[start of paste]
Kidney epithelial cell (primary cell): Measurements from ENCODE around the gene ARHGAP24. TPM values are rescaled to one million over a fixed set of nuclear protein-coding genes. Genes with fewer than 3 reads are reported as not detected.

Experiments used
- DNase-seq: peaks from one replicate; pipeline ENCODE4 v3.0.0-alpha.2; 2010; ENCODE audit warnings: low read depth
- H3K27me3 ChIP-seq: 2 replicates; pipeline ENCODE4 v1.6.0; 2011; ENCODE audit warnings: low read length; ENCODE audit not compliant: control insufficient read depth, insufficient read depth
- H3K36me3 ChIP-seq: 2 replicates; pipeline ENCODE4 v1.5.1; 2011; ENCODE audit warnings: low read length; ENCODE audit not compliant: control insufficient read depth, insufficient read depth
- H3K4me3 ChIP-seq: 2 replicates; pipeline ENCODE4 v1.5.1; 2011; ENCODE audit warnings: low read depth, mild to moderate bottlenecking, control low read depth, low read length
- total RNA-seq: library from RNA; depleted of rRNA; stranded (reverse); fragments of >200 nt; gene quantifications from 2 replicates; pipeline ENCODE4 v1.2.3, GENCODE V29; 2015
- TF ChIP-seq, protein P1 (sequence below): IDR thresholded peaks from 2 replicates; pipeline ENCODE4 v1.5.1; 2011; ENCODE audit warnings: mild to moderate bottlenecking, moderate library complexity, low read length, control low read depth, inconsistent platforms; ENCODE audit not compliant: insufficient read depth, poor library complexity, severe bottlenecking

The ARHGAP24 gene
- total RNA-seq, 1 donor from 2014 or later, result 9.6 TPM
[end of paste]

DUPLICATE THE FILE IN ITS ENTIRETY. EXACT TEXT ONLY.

Kidney epithelial cell (primary cell): Measurements from ENCODE around the gene ARHGAP24. TPM values are rescaled to one million over a fixed set of nuclear protein-coding genes. Genes with fewer than 3 reads are reported as not detected.

Experiments used
- DNase-seq: peaks from one replicate; pipeline ENCODE4 v3.0.0-alpha.2; 2010; ENCODE audit warnings: low read depth
- H3K27me3 ChIP-seq: 2 replicates; pipeline ENCODE4 v1.6.0; 2011; ENCODE audit warnings: low read length; ENCODE audit not compliant: control insufficient read depth, insufficient read depth
- H3K36me3 ChIP-seq: 2 replicates; pipeline ENCODE4 v1.5.1; 2011; ENCODE audit warnings: low read length; ENCODE audit not compliant: control insufficient read depth, insufficient read depth
- H3K4me3 ChIP-seq: 2 replicates; pipeline ENCODE4 v1.5.1; 2011; ENCODE audit warnings: low read depth, mild to moderate bottlenecking, control low read depth, low read length
- total RNA-seq: library from RNA; depleted of rRNA; stranded (reverse); fragments of >200 nt; gene quantifications from 2 replicates; pipeline ENCODE4 v1.2.3, GENCODE V29; 2015
- TF ChIP-seq, protein P1 (sequence below): IDR thresholded peaks from 2 replicates; pipeline ENCODE4 v1.5.1; 2011; ENCODE audit warnings: mild to moderate bottlenecking, moderate library complexity, low read length, control low read depth, inconsistent platforms; ENCODE audit not compliant: insufficient read depth, poor library complexity, severe bottlenecking

The ARHGAP24 gene
- total RNA-seq, 1 donor from 2014 or later, result 9.6 TPM